Get creative with colours.
Do you have some shots that are full of gorgeous colours but they don’t quite work?
Does the colour take the eye away from the subject you want to focus on?
Does turning it mono not work because the colour of the subject is important?
This very straightforward editing technique does what it says on the tin and creates a Pop of colour exactly where you need it.
Open the image you would like to work on by going to File>Open and browsing for the image on your computer.
I chose this image where the bright orange leaves are almost lost in the background.
- Make Mono Adjustment.
The first step is to turn the image into a black and white version. Do this by going to Image in the top line menu then Adjustments. Choose black and white from the drop down menu. (Alternatively click on the black and white rectangle icon in Add an Adjustment. A dialogue box will pop up but you can just close this with the cross in the corner.
2. Erasing back to Background.
The next step is to erase some of the adjustment layer so the coloured background layer can be seen.
Click on the eraser tool in the tools column on the left. Press D on your keyboard to make sure the set colours are black and white. (D is the Default).
In the top corner click on the properties box, seen above with the number 12.
Set the size to 30 and hardness to 50% using the sliders.
Make sure you are working on the black and white adjustment layer. If it isn’t highlighted in the layer panel, click on it to make it the working layer.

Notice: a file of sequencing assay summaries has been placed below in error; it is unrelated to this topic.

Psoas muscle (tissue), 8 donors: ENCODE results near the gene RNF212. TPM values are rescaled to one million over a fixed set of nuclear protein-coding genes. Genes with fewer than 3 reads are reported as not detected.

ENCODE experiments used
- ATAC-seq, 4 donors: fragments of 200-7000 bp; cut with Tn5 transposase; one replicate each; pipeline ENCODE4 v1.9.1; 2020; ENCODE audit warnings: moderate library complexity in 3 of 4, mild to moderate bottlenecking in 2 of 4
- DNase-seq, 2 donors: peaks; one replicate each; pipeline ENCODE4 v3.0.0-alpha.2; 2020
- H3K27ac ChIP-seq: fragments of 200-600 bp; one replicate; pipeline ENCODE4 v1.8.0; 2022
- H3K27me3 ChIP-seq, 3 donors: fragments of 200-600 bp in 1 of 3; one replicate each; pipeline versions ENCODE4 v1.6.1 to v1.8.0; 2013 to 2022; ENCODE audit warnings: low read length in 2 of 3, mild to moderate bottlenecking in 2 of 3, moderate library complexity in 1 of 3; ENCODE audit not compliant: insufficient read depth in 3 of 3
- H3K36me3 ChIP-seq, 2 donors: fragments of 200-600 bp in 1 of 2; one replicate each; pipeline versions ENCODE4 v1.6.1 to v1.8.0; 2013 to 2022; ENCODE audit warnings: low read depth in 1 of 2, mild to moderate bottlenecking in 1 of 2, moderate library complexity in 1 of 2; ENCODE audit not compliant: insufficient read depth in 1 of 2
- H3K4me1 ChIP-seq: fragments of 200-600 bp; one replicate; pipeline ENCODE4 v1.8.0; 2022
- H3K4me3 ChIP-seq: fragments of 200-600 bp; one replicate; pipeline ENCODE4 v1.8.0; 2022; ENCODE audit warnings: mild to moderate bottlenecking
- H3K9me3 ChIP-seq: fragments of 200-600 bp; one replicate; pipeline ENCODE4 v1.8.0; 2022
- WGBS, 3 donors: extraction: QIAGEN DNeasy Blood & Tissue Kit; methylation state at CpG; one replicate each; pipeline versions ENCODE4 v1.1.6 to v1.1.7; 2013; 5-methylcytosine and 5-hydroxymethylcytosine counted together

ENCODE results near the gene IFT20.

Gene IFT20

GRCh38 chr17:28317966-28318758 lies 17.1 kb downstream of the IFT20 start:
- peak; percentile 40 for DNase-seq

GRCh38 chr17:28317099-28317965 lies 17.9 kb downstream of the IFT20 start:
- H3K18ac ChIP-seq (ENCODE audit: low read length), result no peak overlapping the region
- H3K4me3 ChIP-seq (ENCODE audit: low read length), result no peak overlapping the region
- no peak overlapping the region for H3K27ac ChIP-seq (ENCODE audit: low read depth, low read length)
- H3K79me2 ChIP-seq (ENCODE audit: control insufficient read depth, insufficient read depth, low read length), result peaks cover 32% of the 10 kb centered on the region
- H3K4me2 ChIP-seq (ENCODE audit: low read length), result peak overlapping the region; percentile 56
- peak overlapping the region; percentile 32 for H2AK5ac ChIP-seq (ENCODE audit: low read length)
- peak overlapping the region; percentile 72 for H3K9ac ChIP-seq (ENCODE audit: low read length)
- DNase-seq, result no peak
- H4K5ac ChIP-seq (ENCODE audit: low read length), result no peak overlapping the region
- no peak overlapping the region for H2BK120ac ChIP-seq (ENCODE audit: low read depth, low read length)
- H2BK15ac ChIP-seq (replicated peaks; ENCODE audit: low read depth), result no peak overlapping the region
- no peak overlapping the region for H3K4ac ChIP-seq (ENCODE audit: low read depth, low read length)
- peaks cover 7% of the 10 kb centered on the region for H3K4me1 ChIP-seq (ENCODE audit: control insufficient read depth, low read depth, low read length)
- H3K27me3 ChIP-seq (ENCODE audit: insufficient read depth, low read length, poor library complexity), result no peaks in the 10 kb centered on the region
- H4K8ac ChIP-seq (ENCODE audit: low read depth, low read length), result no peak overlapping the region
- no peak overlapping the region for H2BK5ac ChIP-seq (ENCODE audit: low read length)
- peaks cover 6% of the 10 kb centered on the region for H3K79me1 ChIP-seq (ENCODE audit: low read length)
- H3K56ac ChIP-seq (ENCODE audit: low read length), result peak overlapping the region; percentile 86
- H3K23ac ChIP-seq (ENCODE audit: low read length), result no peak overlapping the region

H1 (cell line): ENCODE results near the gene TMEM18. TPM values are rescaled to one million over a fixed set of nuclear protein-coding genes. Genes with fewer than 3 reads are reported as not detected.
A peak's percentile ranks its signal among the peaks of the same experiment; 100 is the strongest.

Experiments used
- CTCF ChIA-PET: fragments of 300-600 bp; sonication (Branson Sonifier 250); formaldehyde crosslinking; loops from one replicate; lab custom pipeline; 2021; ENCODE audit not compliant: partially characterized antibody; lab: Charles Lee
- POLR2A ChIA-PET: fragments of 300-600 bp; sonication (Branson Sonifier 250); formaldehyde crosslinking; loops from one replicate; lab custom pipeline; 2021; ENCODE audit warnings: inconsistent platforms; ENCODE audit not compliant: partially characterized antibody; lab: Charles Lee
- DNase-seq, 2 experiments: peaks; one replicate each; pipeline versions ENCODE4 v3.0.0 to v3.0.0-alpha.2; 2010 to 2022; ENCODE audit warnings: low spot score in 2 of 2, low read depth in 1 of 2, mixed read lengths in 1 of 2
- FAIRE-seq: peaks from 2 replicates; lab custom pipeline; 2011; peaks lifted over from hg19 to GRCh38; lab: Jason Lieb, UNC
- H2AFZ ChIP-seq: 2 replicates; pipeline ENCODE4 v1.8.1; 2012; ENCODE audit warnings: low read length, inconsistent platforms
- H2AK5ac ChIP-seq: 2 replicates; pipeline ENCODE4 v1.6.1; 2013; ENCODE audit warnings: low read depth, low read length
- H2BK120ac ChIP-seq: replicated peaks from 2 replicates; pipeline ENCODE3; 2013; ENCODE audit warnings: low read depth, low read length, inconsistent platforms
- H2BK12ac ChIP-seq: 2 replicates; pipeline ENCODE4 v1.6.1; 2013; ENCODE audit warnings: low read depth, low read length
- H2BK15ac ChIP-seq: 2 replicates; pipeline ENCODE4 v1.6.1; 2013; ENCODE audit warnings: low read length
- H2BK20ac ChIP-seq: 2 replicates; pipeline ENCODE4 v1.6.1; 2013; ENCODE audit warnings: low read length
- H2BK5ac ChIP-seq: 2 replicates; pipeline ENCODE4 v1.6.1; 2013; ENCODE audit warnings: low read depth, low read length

Brush over the area of the image you want to change to colour. Wherever you brush, the background colour will show through.
You will see the white area gradually change to black on the thumbnail in the layers palette, as you cut out of the mask.
Start off with a larger size brush for the big areas. Reduce the size of the brush for the smaller areas. Zoom in for greater accuracy (View from main menu>actual pixels from drop down menu).
3. Refining the Mask
If you erase parts and get colour you don’t want to see, click on the brush tool to paint the adjustment back in. You can change the size and hardness in the same way as the eraser. Take your time over the edges to get them all accurate.
4. Optional colour wash.
If the image is too stark, you can make further adjustments to the black and white layer.
One option is to change the Opacity of the Black and white adjustment layer. This lets some of the colour show through over the whole image.
In the layers palette, there is a drop down box for Opacity which brings up a slider. You can see the change live by moving the slider. I was happy with my image at 68%
Over to You.
As you can see, this is a very simple process. So if you have an image where you would like to focus on just a small colourful subject or an image that needs rescuing like this one, why not give it a go.